Canadian recreational house prices soar 11.5% as remote work drives demand in cottage country

  11/30/2020 |   SHARE
Posted in Recreational Properties by Eileen Farrow | Back to Main Blog Page

Vacation Property

According to Royal LePage, year-over-year price appreciation in Canada's recreational property markets soared during the first nine months of 2020, driven by Canadians' ability to work remotely. The aggregate price of a single-family home in Canada's recreational market rose 11.5 per cent to $453,046 and the aggregate price of a condominium rose 9.7 per cent to $280,830. The aggregate price of a waterfront property increased 13.5 per cent to $498,111.

"The pandemic has effected enormous economic and health challenges upon the nation; it has also opened a world of possibility for thousands of Canadians," said Phil Soper, president and CEO, Royal LePage. "On lake and on sea, upon soaring mountain tops and on expansive farmlands, many Canadians are embracing a bold, new work-from-home doctrine: 'I can live anywhere in this huge land.'

"In addition to the new wave of pandemic-era buyers, simple demographics have been buoying the exurban market as more and more of the giant Baby Boom generation retire," Soper continued. "Interest in all types of recreational property is soaring, and I have never seen the number of cottages, cabins, chalets and farmhouses for sale at such a low level relative to demand."

Eighty-four per cent of Royal LePage recreational property experts, representing 53 of Canada's most popular recreational markets, reported an increase in buyers who were interested in working remotely from the property. Fifty-four per cent of regions surveyed reported a significant increase in buyers who sought to purchase a primary residence in a recreational market, enabled by their ability to work remotely.

Recreational property markets also saw an uptick in retiree buyers. While retirees are historically a significant buyer demographic for the recreational property market, the pandemic has spurred demand as retirees advance their plans to improve their quality of life by moving to cottage country. Sixty-eight per cent of regions reported an increase in retiree buyers compared to last year.

As a result of the COVID-19 pandemic, the typically brisk spring market was pushed to late summer and early fall with many regions seeing record-breaking autumn sales. As demand outpaced supply, 86 per cent of the regions surveyed reported less inventory than the previous year.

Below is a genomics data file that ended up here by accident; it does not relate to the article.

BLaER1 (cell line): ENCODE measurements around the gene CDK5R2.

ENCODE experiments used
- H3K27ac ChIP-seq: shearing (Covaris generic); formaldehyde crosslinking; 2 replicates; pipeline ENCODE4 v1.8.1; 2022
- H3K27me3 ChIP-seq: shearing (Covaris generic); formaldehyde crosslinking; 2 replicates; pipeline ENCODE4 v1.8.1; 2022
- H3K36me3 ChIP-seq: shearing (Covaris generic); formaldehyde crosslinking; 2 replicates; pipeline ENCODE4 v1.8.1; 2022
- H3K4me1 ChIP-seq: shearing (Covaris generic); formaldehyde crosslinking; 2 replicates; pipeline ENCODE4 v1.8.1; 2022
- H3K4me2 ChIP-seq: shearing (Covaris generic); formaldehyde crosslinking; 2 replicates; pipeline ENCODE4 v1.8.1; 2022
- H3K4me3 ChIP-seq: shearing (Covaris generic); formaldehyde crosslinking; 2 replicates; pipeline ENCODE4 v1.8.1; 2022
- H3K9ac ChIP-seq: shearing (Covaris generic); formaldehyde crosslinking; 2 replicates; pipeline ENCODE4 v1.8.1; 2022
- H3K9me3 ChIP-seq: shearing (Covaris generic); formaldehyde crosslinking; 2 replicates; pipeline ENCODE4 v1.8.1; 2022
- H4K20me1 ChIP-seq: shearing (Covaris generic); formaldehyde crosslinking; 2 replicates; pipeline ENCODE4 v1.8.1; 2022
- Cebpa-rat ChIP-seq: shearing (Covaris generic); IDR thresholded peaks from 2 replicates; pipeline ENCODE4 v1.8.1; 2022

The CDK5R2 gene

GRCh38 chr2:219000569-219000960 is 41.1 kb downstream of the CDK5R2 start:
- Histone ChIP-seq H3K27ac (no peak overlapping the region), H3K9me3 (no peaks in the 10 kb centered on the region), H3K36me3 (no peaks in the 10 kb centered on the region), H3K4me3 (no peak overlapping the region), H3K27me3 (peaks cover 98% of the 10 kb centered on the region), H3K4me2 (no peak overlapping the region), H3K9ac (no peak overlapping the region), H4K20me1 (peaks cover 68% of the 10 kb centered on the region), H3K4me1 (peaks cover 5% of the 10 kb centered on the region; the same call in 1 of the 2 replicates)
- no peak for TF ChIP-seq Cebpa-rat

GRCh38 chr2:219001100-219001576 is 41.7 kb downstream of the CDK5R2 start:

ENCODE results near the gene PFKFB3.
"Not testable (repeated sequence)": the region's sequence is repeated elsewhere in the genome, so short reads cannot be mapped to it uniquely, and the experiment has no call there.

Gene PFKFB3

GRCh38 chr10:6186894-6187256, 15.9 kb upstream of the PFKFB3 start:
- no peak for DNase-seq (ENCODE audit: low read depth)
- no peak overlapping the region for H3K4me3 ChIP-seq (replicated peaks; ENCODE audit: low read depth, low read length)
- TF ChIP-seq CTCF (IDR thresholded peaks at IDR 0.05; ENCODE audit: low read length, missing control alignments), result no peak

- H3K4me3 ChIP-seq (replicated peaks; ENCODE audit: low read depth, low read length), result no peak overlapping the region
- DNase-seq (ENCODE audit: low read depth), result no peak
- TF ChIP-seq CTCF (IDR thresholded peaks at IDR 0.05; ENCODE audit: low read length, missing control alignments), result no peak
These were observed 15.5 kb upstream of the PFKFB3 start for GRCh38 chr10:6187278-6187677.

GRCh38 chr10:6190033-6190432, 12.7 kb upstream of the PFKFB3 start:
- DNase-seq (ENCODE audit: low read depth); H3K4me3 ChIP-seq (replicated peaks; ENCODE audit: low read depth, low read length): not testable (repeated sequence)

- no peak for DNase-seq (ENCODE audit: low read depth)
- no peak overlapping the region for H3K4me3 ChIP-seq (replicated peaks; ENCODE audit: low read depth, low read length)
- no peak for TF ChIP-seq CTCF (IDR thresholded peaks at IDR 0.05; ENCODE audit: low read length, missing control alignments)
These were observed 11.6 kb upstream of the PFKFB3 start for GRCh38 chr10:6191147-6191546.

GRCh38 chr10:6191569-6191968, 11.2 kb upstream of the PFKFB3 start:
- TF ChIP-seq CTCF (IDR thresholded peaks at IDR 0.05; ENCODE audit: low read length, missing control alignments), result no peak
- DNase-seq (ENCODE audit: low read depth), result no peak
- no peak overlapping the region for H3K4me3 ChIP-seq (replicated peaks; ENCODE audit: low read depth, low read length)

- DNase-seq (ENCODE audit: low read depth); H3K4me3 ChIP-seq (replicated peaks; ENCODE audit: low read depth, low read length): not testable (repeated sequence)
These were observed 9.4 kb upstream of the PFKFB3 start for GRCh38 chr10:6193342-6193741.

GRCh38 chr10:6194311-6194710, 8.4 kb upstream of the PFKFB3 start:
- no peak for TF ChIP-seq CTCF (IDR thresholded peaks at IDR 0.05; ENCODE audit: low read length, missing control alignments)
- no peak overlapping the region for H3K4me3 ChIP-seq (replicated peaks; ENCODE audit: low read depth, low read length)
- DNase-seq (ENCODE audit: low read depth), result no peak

Nationally, Royal LePage is forecasting that the price of a recreational property in 2021 will increase 8 per cent year-over-year.

Ontario

During the first nine months of the year, the aggregate price of a single-family home in Ontario's recreational property market increased twenty per cent year-over-year to $450,127, while the aggregate price of a waterfront property increased 16.7 per cent to $571,266. The aggregate price of a condominium increased 17.6 per cent to $253,055.

One of Ontario's most sought-after destinations for recreational properties is Muskoka. Bob Clarke, real estate professional, Royal LePage Lakes of Muskoka says the region has been booming for the last several years, and COVID-19 has only amplified that demand.

"Retiring baby boomers have been putting upward pressure on prices and reducing inventory for the last few years. Retirees are now finding themselves competing against remote workers. Both demographics have seen their savings grow through less travel and entertainment during the pandemic," said Clarke. "We are also seeing an increase in current Muskoka owners who are looking to purchase larger properties, as their children have returned after job loss or the ability to work remotely. The most common question used to be 'is the property West-facing?' Now my clients' biggest concern is internet quality."      

Most regions surveyed in Ontario reported an increase in buyers seeking a property where they could work remotely. Seventy-three per cent of the surveyed regions saw a significant increase in buyers seeking to purchase a recreational property as a primary residence. While retirees are historically a sizable demographic of recreational property buyers, 83 per cent of the surveyed regions reported an increase in retirees looking to purchase during the first nine months of 2020 compared to the previous year.

Royal LePage is forecasting that the price of a recreational home in Ontario will increase 10 per cent in 2021.

Source: RLP



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